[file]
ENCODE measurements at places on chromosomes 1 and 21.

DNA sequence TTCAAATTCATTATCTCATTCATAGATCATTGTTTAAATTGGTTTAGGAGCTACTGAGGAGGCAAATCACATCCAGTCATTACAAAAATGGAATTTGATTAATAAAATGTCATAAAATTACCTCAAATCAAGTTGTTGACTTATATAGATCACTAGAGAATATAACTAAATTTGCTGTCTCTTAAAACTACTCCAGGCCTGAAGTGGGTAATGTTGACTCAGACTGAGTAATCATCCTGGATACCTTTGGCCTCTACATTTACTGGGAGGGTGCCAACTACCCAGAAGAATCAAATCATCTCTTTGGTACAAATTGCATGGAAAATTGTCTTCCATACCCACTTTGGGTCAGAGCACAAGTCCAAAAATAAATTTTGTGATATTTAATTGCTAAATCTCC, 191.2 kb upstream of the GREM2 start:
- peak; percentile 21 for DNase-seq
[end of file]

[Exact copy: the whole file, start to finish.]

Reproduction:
ENCODE measurements at places on chromosomes 1 and 21.

DNA sequence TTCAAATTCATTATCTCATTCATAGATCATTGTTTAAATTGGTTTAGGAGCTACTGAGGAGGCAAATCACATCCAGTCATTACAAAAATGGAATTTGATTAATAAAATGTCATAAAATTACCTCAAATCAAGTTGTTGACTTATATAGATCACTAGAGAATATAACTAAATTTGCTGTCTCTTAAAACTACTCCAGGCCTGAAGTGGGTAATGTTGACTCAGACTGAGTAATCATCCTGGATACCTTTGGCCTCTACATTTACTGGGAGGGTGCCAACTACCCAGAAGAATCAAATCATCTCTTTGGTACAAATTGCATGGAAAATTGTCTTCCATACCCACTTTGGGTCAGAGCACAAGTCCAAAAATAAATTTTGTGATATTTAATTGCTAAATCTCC, 191.2 kb upstream of the GREM2 start:
- peak; percentile 21 for DNase-seq